It's that time of year again, another birthday in Korea. This past week I celebrated my 30th birthday, which was my 6th birthday I have had in Korea, and it has made me reflect on all the great ways I have celebrated my birthday over the years in Korea. Every year I have dreaded the idea that my birthday is no longer in the hot South African summer, but rather in the brutally cold January of Korea! But, to my surprise, every year has been filled with great friends, a happy spirit, and an event that has been very different from the last.
So, what could you do on your birthday in Korea? Here are some great celebratory ideas for when you teach English on your year abroad.
1. International Travel on your Birthday
Travelling internationally on your birthday is not for all teachers, because it depends on your school calendar and when your birthday is, however it could be a possible option if the time of year adds up. For example, my birthday falls in the heart of the Korean winter school holidays, so it is a perfect time to plan an overseas trip! In 2011, a group of friends and myself travelled to the Fiji Islands! I found myself lying on Beachcomber Island, off the Fijian Coast, sipping cocktails in an island paradise on my birthday. It was an adventurous 25th birthday shared with three South African friends I met while teaching English in the Korean countryside.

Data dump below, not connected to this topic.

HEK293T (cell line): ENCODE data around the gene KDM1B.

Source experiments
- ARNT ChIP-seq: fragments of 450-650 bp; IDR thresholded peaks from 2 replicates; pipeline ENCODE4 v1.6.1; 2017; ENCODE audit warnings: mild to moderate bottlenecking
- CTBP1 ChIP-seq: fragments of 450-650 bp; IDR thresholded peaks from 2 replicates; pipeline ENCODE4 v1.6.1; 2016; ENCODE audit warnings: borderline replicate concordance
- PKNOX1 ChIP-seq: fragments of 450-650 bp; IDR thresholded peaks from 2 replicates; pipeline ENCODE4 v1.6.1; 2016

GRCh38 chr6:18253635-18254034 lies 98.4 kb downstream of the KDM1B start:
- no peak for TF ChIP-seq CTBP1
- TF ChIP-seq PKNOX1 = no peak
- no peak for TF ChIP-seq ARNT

Other friends of mine have spent their birthday weekends in Tokyo or Hong Kong. It is possible to plan a weekend trip to Japan, or if your birthday falls on a holiday like Solnal or Chuseok, you could travel to an island in the Philippines, or a city like Taipei. A few years ago, I traveled to the Harbin Ice Festival in China during Solnal and to Bali and Kuala Lumpur during Chuseok.
2. See Korea on your Birthday
lf you cannot travel out of the county, you can plan a birthday getaway in Korea. There are plenty of places to see in Korea, such as Jeju-Island off the mainland, or the southern beaches of Busan, or the rocky cliffs of Mt. Jirisan. There are also plenty of seasons which are prominent in Korea, so you can add themed travel to your birthday. For example, a few years ago my sister and I went skiing for my birthday at Muju Ski Resort. We stayed in a hotel with some teachers from my school and enjoyed a winter weekend away, out in the mountains. During our trip, we sang in a Noraebang (a Korean karaoke room), ate warm Kimchi Jiggae and sampled fresh crab from the region. We even learned how to snowboard for the first time!
Other themed birthdays over the years, have included weekend trips to Busan! A couple of my friends’ birthdays fall in the Korean summer, so we usually plan a beach getaway. The weekend begins by traveling on the KTX to Busan. Once we arrived we went out for cocktails in Haeundae. Saturday and Sunday daytime were usually fun-filled days in the sun - playing some kind of sport and swimming at Haeundae or Gwangali beach. The nights were followed by some delicious food at The Spain Club and partying at Elune Club, a hot beach spot.